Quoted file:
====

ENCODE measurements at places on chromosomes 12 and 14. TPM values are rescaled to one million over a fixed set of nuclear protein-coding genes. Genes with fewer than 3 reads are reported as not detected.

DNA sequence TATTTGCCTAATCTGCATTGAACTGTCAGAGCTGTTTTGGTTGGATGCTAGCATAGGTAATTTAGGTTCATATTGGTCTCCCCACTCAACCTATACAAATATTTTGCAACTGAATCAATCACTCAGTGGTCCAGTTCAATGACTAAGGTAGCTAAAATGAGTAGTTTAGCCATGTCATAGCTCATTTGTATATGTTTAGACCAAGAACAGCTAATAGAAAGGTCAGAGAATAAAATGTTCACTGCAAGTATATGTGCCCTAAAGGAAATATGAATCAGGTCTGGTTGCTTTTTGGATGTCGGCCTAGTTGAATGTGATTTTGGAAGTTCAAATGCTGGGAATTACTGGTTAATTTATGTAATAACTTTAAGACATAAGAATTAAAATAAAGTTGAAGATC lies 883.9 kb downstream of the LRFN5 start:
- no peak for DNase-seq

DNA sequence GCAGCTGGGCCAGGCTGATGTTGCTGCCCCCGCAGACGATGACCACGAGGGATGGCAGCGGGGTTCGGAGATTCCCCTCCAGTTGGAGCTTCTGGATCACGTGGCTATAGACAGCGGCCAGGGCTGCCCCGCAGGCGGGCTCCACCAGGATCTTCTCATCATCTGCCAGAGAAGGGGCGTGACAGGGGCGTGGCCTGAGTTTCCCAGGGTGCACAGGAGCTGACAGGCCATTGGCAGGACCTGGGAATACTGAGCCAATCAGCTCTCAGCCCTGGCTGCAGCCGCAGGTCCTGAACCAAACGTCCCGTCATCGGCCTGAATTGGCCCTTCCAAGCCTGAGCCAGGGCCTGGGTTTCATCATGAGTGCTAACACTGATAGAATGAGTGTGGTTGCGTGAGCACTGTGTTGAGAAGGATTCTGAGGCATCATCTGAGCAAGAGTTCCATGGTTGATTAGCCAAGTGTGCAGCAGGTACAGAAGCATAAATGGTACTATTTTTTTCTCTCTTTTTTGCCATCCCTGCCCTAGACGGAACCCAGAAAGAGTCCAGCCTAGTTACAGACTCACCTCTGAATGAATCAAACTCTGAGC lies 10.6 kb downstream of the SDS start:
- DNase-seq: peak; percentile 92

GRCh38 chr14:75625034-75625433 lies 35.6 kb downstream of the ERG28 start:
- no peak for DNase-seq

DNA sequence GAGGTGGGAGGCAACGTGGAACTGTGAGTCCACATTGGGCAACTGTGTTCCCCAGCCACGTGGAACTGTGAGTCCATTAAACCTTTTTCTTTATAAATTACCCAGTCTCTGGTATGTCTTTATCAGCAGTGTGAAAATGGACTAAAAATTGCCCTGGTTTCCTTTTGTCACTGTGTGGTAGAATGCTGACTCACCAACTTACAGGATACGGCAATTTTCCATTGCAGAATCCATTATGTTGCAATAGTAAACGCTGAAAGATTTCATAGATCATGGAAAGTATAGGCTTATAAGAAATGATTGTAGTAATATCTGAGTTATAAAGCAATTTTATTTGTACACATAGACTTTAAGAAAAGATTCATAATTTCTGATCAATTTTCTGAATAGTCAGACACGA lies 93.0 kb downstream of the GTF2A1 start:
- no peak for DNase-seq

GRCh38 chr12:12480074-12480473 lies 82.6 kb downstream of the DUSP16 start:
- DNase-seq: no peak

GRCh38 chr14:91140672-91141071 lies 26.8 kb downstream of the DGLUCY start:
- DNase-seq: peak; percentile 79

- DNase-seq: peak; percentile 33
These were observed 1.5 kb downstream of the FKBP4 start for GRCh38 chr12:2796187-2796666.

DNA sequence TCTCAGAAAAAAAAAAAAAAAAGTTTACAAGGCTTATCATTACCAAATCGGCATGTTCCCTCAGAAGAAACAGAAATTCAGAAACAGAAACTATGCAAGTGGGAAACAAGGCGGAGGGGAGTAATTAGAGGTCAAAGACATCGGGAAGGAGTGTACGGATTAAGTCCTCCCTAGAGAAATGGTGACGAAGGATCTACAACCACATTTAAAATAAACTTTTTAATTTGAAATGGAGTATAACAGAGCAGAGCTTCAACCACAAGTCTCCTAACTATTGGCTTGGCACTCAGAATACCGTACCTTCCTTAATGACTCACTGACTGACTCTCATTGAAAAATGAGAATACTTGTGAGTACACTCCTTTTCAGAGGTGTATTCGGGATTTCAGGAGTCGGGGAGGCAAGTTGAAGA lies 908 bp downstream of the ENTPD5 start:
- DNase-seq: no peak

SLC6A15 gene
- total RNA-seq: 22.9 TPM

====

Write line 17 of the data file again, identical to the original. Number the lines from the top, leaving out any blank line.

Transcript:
- DNase-seq: no peak